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Rays are ribbons of parenchyma cells that carry nutrients laterally through the bole in hardwoods (that is, they go from the pith out to the bark), so they show up on quartersawn surfaces as flecks (or flakes). In some woods, the rays are very wide so the flakes are very pronounced and a quartersawn board from such a tree will look very different from a flat cut board from the same tree because in the quartersawn board the surface of the board will contain significant patches of ray cells. These are formally called "ray flecks" or "ray flakes" but more often are just called flakes or flecks. "Flecks" is the preferred term but a lot of us learned it as "flakes" and that is an acceptable alternate term. You will occasionally see the terms "button figure" or "snowflake figure" for heavily flaked woods but the most common term is simply "flaky".


All of these pics are of quartersawn wood, because that's the only kind of cut that fully shows ray flakes. Rift cuts will sometimes show considerable ray figure, as you can see in the bowl pics at the bottom of this page. The woods that I am familiar with that show the most prominent flakes include lacewood and red and white oak. Very likely, there are many others.

Lacewood has VERY strong rays and thus the most prominent flakes of any wood I am familiar with, but even for lacewood, the flakes in this board are amazing.

small flat cut sapele plank showing side grain (which is, of course, quartersawn) and a closeup --- this is an excellent example of very small, but very clear, ray flakes.

sycamore --- the first pic shows the kind of exceptionally long flakes that you can get in a perfectly quartersawn surface and the 2nd shows smaller flakes from a surface that is not perfectly quartersawn.

silky oak --- the first pic shows the kind of exceptionally long flakes that you can get in a perfectly quartersawn surface and the 2nd shows rift cut silky oak with the ray flakes showing as little ovals

Australian lacewood, Brazilian lacewood, and leopardwood

White oak, white oak, and burr oak. The first piece of white oak is perfectly quartersawn and the flakes are fat but in the second piece of white oak it is not perfectly quartersawn so the rays are thinner.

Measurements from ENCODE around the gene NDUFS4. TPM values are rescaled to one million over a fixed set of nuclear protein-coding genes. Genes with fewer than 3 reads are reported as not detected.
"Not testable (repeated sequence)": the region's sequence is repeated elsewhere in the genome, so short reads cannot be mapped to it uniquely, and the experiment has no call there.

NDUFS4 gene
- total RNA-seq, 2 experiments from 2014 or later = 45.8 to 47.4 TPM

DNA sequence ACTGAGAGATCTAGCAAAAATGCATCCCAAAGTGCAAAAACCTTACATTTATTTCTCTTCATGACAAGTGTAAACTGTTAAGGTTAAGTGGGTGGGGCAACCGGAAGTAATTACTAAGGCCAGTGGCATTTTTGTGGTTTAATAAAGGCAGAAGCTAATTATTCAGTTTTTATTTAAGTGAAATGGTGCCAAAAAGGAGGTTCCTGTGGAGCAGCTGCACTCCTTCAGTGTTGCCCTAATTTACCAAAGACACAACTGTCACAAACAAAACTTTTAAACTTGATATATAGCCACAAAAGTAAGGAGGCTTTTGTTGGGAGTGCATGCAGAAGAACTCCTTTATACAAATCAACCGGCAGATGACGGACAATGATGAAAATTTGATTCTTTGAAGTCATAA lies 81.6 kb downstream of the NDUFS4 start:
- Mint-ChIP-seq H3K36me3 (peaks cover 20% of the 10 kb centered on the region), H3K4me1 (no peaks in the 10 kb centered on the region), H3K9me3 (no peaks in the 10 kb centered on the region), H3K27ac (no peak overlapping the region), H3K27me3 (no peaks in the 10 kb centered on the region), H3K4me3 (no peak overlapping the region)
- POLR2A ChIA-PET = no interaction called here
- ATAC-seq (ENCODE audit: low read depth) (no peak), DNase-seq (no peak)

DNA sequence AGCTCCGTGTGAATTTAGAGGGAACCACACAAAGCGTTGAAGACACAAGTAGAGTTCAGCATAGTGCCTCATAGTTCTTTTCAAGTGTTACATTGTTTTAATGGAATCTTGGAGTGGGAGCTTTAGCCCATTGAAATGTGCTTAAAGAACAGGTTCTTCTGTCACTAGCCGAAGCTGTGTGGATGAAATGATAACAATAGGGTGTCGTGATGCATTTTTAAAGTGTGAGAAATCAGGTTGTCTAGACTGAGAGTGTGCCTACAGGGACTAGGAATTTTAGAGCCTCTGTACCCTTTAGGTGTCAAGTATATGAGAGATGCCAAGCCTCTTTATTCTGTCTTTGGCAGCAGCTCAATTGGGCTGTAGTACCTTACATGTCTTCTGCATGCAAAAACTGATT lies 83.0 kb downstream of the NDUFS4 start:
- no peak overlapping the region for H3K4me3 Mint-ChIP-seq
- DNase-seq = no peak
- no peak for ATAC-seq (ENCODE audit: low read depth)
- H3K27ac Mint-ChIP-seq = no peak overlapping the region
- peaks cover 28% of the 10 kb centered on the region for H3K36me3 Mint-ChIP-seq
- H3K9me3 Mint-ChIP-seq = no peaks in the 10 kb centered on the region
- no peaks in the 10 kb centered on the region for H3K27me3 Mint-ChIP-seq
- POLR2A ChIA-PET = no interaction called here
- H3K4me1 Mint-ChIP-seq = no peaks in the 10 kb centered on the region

American black cherry, beech, and birch

black ash, black hawthorn, and bocote

hard maple, sheoak, and teak

wawabima and zircote

A bowl made mostly of rift cut red oak that provides outstanding examples of (1) how rift cut can product attractive partial ray patterns, and (2) how ray patterns shift as you move the wood in the light (known as chatoyancy. Click on either of the detailed pics to get an enlarged pair. You have to look only for a moment to realize that these are pics of the same piece but taken from different angles and that the ray pattern that is dark colored in the first pic is light colored in the second pic, showing the full range of color change that occurs in ray figuring.

Also note how the oak itself changes color quite a bit between the two pics. That is not always as pronounced as in this case and that's because this is actually compression wood. That has nothing to do with the ray patterns, but it does mean that the wood is considerably more dense than normal oak and therefore has a higher surface luster, which in turn leads to the more prominent changes in coloration with movement in the light. Red oak is a very porus wood and plain cut red oak normally has very low surface luster, but crotches and other compression wood (particularly when quartersawn) can have a moderate luster as you see here. This is all hightened by the polyurethane finish.